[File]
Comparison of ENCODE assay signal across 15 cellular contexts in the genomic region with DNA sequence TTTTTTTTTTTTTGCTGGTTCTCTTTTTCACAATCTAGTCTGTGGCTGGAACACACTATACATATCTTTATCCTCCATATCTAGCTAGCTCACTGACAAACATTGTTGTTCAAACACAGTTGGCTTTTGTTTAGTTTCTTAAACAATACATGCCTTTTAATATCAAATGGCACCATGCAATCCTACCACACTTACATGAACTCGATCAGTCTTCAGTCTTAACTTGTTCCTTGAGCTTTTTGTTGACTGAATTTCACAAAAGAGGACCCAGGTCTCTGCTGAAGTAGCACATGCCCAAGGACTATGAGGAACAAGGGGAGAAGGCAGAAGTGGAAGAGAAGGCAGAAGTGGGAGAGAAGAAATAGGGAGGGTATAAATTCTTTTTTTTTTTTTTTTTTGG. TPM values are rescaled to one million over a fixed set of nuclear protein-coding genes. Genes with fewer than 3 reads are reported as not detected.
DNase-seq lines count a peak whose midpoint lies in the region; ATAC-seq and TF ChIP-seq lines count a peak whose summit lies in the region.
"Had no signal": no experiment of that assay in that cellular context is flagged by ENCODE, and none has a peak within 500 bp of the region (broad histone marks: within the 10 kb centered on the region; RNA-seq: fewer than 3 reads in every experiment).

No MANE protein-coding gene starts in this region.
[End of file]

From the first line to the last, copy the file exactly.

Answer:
Comparison of ENCODE assay signal across 15 cellular contexts in the genomic region with DNA sequence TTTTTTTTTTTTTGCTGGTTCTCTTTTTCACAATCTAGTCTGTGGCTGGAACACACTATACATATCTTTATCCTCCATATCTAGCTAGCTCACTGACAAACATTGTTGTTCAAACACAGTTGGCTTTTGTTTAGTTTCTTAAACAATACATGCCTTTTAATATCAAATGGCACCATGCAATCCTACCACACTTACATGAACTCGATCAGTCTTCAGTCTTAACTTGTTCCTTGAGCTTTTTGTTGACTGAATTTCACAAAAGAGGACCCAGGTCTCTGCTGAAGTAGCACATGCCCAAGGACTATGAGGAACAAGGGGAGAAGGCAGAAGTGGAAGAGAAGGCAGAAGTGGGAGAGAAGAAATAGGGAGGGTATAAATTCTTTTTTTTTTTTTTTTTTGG. TPM values are rescaled to one million over a fixed set of nuclear protein-coding genes. Genes with fewer than 3 reads are reported as not detected.
DNase-seq lines count a peak whose midpoint lies in the region; ATAC-seq and TF ChIP-seq lines count a peak whose summit lies in the region.
"Had no signal": no experiment of that assay in that cellular context is flagged by ENCODE, and none has a peak within 500 bp of the region (broad histone marks: within the 10 kb centered on the region; RNA-seq: fewer than 3 reads in every experiment).

No MANE protein-coding gene starts in this region.